I think they are proud of what I do. It helps that I have boys who are really interested in sports. Unlike some professions, my kids can really get into what I’m doing. I have always tried to negotiate that my children would be involved in the events I’m planning so organizers know up front my family would be coming. When the Vancouver 2010 Winter Olympic opportunity came up, my son, who was a junior in high school at the time said, “Mom, we will kill you if you don’t take this job!” He wanted to come to Canada for the Olympics! My children have had some terrific opportunities to travel the world, to learn about other countries and cultures, to meet interesting people, and to participate in my events.
What have you done to help your boys be supportive of women the way your husband is supportive of you?
My boys are very independent and don’t expect that mom does everything for them. We have tried to teach them to accept personal responsibility. They have been doing their own laundry from the time they were ten. They know how to fix meals and that allowance doesn’t get paid unless their rooms are clean. We’ve always done a job chart. They also see a wonderful example in their father who values my skills and aspirations as much as his own. My boys have been exposed to many strong, accomplished women and have seen them excel in many capacities. They have seen that women can fill many different roles. In a gospel context, we have tried to show them there are many ways you can be a righteous woman in the Church.
Did you always know as a child that you would pursue a professional path?
From my very earliest years, I never thought about my wedding or what my bridesmaids were going to wear; I wanted to see the world! I came from a very strong family, three brothers and parents who loved each other. My mother stayed home with us until my father lost his job and became ill, and then she went back to work. My mother became the financial provider for our family when I was about 15. It was a complete role reversal for my mother and father, but I always felt that my parents were equally yoked. My mother had always been involved in the church and serving others and volunteering in organizations. She took all of those skills and turned them into viable employment. I had a profound role model: I understood the need to prepare yourself to stand on your own because there are no guarantees in life.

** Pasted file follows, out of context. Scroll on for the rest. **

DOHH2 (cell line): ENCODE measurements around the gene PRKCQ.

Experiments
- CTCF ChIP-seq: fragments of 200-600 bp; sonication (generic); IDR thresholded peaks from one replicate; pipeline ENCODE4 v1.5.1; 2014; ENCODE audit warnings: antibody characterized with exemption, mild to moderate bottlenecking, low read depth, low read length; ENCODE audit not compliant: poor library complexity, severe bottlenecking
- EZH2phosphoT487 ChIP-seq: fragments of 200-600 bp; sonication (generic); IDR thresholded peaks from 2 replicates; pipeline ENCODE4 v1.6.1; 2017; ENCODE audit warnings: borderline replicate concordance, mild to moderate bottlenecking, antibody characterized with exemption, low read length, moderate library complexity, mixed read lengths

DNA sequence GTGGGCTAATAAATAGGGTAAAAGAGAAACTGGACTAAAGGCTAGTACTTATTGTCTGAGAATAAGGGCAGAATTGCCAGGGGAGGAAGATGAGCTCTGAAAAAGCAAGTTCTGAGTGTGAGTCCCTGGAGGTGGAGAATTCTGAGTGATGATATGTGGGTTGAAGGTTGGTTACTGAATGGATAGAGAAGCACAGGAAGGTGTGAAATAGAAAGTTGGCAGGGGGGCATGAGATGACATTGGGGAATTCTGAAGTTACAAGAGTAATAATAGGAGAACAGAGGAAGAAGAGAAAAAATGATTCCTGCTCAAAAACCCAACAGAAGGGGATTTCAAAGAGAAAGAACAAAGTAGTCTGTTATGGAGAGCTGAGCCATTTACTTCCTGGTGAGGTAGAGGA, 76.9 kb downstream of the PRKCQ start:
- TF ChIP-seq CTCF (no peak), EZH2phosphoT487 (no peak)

Another element of my youth that profoundly shaped me was my work with the ASBYU Women’s Office in college at BYU. At that time, in 1978, there was a furor across the country with the Equal Rights Amendment, the International Women’s Year (IWY) and IWY women’s conferences were being held in every state across the country.
I was trying, in the context of this student government role, to mesh my personal feelings about being a modern woman with the demands of the gospel. I attended some of the national women’s conventions at that time and tried to be a voice representing BYU and the standards of the Church. But then I would come back to the campus and try to make some small progressive changes in our programs for women and education. So there I was, organizing “Bridal Fair” on campus, but also trying to help advocate classes for women on finance and communication in marriage. It was a frustrating time. I felt it was important for us as Mormon women to be voices for good in the world. I took to heart the statement of President Kimball that as women in the church, we needed to reflect righteousness and be articulate in our lives so that others would see us as “distinct and different–in happy ways–from the women of the world.” I always knew that regardless of whether I was working inside or outside the home, I wanted my life to reflect the light of the gospel.
Looking back, I absolutely see the Lord’s hand in the unfolding of my life. My work in sports event management has allowed me to work in a field I am passionate about and to raise a family that I cherish. I certainly don’t have all the answers. I’ve just tried to do the best I could to make the opportunities in my life work together.
At A Glance
Location: Vienna, VA
Marital status: Married 24 years
Children: Four (18, 16, 13, and one deceased)
Occupation: International Sports Consultant and mother
Schools Attended: Brigham Young University, BA 1981 in Public Relations
Languages Spoken at Home: English, occasional Italian
Favorite Hymn: “How Great Thou Art”
Current Church Calling: Recently released early morning Seminary teacher; now happily teaching 16-year-olds in Sunday School
Interview by Neylan McBaine. Photos used with permission.